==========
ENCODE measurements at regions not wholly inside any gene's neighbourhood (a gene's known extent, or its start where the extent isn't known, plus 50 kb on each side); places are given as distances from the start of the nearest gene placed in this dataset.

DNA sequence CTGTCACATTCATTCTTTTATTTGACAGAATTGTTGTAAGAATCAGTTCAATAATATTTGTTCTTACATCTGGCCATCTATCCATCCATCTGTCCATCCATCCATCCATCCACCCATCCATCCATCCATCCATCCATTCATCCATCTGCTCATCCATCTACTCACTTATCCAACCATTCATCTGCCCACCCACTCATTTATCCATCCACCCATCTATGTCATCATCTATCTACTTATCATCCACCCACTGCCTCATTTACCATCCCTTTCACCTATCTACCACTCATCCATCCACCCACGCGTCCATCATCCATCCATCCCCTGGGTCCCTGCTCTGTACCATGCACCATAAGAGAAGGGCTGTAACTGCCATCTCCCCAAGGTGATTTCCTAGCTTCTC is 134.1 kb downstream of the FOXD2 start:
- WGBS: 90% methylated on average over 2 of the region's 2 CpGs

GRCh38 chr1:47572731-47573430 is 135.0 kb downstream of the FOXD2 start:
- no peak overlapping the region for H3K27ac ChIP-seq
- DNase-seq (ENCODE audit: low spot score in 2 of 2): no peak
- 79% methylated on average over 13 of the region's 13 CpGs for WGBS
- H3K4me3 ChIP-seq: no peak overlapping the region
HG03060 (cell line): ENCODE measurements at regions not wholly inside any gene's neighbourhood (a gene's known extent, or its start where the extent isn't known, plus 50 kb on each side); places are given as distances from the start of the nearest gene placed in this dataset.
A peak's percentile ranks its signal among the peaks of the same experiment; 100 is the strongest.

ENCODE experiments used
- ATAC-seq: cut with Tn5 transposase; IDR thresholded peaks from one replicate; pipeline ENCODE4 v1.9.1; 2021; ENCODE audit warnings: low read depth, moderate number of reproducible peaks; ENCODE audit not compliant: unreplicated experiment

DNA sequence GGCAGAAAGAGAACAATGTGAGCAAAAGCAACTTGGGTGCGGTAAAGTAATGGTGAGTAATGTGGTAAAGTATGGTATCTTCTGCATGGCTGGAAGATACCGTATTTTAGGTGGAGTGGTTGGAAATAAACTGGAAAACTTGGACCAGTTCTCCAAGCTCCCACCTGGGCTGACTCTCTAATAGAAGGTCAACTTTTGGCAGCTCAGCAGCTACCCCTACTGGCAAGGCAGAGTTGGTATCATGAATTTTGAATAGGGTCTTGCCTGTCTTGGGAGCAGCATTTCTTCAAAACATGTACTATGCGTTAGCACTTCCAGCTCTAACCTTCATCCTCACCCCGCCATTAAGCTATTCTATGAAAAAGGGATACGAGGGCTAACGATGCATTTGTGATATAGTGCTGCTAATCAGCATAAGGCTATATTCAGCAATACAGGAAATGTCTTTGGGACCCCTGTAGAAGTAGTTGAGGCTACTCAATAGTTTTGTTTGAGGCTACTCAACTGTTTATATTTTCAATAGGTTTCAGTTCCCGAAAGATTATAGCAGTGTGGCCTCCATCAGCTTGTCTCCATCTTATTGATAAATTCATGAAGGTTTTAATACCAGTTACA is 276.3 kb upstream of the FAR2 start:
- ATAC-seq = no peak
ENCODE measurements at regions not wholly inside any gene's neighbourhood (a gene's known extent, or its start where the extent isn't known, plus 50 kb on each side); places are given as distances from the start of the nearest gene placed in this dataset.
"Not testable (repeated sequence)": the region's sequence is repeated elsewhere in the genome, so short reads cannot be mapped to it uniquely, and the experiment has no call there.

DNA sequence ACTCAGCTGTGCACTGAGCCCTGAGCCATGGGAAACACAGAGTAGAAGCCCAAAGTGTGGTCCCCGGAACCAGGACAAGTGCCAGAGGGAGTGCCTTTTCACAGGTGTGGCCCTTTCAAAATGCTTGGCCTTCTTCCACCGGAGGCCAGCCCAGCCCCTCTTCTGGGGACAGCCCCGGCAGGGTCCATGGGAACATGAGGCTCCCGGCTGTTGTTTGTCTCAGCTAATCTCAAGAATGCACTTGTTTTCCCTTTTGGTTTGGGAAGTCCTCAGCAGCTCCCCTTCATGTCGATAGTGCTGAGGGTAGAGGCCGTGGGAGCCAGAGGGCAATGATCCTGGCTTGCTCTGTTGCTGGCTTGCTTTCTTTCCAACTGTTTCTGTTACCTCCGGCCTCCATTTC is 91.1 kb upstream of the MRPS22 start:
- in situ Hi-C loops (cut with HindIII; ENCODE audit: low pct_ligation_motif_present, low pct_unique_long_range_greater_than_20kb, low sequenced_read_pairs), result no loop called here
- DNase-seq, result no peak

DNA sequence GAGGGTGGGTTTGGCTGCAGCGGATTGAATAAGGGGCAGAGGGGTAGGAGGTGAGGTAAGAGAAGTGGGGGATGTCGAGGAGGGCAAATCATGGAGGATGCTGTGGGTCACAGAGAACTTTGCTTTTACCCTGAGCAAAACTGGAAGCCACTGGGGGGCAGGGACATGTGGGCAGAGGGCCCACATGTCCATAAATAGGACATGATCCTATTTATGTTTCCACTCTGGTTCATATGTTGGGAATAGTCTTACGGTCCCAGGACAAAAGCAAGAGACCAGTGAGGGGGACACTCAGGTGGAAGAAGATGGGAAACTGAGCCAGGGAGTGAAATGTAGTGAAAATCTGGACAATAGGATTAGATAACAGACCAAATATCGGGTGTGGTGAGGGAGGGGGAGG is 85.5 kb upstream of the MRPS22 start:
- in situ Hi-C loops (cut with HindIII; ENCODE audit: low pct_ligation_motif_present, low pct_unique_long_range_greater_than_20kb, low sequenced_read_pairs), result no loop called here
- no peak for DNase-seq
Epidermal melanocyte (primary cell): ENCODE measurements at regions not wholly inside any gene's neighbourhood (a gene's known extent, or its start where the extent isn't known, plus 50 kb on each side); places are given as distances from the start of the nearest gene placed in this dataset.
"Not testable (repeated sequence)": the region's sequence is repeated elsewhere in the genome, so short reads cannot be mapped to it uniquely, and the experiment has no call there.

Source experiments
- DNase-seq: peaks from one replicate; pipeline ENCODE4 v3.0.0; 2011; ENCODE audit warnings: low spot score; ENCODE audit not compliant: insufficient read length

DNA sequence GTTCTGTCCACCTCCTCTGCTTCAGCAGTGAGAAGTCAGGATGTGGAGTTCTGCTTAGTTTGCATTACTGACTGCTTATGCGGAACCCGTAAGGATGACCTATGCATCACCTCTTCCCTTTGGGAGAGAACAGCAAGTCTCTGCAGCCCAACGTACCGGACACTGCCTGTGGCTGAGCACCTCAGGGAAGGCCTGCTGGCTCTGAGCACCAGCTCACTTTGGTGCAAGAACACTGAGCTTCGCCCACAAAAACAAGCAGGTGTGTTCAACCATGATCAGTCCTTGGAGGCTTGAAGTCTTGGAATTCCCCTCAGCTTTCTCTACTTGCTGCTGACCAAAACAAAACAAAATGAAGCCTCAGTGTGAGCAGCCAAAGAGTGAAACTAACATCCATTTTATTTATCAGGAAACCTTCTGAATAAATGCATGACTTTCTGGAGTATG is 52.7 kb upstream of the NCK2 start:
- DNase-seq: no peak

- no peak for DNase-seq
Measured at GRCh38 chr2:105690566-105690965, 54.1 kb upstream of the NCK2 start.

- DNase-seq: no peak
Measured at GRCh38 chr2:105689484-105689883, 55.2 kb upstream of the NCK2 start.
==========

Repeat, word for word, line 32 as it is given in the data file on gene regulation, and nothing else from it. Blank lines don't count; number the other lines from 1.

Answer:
Measured at GRCh38 chr2:105689484-105689883, 55.2 kb upstream of the NCK2 start.